A way to overcome this problem is to use proxies that may lead to more robust predictions of methane emissions in response to land-use change. A potentially powerful proxy could be plant species composition of peatland ecosystems as a stable integrator, both in space and time, of the abiotic and possibly biotic drivers of methane emission. Other studies already recognized the potential of vegetation as an indirect indicator of methane flux on natural ecosystems because it integrates several environmental variables which can drive both methane emission and plant species composition (Bubier 1995; Bubier and others 1995; Wilson and others 2008). Moreover, the vascular transport of methane to the atmosphere, bypassing the soil aerobic zone, can have important impacts on emissions. It has been reported that 55–85% of methane emissions from peatlands are plant-mediated (Waddington and others 1996). Therefore, the use of plant species composition as a proxy for methane emission can help to provide better estimates of emissions due to land-use change, because emissions related to land use are controlled by a combination of biological, climatological, and management factors.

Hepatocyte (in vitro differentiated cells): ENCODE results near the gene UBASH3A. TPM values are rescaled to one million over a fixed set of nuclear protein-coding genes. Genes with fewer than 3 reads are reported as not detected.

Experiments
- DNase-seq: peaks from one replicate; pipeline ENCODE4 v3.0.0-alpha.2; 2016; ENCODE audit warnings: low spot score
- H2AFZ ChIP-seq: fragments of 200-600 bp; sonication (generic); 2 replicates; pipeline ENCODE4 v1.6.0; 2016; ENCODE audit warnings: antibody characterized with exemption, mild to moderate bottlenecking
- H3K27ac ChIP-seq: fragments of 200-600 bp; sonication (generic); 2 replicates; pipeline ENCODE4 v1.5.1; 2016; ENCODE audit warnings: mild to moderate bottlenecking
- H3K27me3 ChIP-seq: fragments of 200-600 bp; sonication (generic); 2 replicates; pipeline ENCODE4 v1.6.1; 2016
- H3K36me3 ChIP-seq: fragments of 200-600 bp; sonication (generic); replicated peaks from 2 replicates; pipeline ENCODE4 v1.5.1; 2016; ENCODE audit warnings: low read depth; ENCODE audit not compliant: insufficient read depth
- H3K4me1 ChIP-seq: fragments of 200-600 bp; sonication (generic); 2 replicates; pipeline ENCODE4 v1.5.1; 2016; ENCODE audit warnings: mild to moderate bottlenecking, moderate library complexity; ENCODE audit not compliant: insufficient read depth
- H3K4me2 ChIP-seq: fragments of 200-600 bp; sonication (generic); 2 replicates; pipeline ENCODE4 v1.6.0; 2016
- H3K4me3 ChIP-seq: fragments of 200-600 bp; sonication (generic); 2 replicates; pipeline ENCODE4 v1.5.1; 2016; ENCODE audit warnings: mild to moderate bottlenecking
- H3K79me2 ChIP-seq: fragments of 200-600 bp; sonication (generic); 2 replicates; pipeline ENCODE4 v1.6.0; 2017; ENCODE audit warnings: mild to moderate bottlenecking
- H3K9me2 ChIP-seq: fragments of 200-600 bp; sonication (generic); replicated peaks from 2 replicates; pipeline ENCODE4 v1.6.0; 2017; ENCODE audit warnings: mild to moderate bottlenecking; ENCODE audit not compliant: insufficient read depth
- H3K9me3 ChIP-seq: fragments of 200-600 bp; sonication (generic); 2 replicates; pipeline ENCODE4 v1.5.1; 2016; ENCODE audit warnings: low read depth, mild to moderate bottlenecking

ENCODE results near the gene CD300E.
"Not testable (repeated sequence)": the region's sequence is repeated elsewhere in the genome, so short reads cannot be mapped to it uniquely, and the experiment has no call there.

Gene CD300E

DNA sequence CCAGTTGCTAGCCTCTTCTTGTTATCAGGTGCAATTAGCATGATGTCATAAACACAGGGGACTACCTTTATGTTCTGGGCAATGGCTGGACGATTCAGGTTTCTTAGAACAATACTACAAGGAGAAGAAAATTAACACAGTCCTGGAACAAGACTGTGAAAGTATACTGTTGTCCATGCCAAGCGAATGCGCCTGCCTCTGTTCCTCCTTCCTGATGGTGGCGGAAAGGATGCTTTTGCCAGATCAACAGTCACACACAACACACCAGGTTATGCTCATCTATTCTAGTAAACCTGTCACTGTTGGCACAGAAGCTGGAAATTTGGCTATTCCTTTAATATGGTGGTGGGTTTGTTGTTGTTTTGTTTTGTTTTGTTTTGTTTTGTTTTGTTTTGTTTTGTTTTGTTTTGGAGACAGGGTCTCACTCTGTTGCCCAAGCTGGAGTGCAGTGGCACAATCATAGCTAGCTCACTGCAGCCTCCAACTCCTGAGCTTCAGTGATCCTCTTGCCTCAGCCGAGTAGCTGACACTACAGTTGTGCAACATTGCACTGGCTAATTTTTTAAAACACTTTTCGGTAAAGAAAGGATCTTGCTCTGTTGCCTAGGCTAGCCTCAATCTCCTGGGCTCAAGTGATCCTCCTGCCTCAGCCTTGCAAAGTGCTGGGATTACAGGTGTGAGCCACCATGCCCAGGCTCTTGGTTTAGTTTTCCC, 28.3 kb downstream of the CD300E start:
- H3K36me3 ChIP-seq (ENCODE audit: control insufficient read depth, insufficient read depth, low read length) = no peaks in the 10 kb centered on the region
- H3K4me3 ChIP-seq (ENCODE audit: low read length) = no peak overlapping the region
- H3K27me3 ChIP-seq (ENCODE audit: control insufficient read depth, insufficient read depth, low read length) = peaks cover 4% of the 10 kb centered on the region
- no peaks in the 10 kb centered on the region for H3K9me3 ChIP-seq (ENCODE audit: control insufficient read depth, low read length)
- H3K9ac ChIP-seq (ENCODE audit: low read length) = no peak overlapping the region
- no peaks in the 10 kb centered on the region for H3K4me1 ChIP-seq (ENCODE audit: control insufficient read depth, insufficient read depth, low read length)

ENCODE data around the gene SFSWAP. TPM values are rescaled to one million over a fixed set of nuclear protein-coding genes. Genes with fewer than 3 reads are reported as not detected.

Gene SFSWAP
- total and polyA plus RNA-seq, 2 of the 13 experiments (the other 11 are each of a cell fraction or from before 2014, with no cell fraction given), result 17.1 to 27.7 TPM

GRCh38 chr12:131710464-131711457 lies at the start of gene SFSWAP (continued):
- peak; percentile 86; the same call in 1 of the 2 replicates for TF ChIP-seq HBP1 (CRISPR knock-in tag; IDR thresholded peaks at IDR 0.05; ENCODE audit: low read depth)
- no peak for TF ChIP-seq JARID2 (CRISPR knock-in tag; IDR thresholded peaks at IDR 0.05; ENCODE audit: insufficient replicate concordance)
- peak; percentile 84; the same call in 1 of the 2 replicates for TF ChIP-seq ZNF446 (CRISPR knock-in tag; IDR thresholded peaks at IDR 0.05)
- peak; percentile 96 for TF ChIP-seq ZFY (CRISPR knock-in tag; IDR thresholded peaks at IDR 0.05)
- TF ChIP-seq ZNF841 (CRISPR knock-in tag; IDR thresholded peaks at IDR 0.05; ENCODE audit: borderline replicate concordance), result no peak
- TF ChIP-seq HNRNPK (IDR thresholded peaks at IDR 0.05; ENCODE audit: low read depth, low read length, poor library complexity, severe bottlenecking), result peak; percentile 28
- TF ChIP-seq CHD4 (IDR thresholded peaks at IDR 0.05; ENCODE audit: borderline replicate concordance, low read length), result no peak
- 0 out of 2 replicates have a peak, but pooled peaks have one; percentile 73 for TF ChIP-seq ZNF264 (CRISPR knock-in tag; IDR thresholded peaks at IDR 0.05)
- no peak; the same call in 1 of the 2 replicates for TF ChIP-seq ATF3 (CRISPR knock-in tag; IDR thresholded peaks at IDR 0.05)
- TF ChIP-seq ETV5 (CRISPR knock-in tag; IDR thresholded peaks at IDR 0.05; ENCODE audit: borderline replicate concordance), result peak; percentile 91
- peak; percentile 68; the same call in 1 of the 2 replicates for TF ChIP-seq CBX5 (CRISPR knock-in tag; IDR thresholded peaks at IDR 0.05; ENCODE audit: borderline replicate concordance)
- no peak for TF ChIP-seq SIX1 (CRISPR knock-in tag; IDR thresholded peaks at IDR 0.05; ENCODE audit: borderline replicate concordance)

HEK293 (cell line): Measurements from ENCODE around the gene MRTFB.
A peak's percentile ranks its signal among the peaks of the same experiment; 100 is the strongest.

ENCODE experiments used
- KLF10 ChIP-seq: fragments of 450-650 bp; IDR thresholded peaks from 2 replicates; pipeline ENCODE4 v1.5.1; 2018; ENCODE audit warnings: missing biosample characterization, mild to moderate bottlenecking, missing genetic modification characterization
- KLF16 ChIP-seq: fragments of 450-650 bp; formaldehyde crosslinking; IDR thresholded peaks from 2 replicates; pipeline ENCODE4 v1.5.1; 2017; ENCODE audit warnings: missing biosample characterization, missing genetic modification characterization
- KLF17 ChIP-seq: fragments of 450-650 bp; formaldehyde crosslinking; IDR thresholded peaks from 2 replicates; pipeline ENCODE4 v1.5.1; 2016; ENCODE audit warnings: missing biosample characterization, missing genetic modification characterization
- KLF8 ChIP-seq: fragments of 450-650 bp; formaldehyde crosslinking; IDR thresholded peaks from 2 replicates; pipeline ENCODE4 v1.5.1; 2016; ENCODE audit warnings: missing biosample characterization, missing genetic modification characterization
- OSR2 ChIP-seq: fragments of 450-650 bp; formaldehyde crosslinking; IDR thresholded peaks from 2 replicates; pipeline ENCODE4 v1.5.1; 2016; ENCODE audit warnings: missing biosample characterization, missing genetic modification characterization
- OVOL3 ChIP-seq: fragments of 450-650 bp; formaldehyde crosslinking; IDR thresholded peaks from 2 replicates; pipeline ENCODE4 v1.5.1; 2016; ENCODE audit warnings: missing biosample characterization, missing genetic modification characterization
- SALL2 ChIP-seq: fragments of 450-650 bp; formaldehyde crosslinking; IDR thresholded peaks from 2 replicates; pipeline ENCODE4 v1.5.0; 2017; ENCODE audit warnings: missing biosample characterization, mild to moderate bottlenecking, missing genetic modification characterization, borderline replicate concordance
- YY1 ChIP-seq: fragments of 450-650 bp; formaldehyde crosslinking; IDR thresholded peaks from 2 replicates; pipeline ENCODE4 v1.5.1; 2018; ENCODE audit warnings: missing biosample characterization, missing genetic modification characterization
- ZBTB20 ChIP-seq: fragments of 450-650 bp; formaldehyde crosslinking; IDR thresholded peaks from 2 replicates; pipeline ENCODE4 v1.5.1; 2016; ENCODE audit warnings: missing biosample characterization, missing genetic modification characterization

A common feature of managed peatlands is the high spatial complexity, comprising a ditch network and relatively small land patches subjected to different management practices such as mowing, grazing, fertilization, and drainage (Minkkinen and Laine 2006; Vermaat and Hellmann 2010). Such different management practices lead to distinct plant communities, ranging from plants adapted to nutrient-poor wet conditions to plants from drier and more productive sites. Inventories of methane emission along this gradient are still scarce and a better spatial resolution is needed to evaluate how different management practices and their combinations affect methane fluxes. The aim of this study was to make a direct link between plant species composition and methane fluxes in an effort to predict methane emissions in a land-use gradient in peatland ecosystems. We used weighted averaging (WA) regression and calibration to derive predicted values of methane flux using plant species composition data.